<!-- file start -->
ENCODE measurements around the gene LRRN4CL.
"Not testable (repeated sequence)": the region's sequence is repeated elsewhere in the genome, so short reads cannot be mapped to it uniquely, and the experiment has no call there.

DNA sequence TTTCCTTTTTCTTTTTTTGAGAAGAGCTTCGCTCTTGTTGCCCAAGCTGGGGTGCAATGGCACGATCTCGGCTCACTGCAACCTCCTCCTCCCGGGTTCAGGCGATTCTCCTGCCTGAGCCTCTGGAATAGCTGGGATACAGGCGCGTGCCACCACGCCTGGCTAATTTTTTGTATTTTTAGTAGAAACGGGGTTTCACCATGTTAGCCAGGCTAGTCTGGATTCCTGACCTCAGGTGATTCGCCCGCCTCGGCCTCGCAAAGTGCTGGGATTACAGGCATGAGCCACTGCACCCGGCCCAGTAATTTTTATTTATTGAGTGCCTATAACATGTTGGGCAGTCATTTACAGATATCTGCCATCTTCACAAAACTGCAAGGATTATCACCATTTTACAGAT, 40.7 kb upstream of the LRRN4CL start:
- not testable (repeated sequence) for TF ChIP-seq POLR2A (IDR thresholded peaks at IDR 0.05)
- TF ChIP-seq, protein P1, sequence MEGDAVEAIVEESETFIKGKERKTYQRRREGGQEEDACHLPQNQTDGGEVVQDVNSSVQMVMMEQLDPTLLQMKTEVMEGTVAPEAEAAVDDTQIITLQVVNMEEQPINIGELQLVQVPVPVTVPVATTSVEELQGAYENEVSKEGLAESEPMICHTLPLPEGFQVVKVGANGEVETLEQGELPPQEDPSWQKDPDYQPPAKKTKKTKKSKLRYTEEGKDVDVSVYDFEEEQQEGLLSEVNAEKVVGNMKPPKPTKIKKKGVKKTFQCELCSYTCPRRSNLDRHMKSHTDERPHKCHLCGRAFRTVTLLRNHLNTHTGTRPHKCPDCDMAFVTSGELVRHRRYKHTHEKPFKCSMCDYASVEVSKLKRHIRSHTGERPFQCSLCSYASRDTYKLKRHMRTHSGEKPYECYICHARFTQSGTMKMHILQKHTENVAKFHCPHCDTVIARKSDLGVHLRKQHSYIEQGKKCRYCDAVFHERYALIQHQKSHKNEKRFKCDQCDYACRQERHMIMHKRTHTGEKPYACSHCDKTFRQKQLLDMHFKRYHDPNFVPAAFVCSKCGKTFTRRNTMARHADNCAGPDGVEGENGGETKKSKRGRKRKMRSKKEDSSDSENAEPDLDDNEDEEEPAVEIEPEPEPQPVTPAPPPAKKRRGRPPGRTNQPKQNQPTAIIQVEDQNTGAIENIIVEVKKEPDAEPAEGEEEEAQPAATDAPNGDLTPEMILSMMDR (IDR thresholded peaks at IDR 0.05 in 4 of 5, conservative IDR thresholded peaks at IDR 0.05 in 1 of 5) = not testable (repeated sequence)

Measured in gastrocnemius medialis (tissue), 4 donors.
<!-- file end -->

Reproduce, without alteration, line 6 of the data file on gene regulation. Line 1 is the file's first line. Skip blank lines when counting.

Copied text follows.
Measured in gastrocnemius medialis (tissue), 4 donors.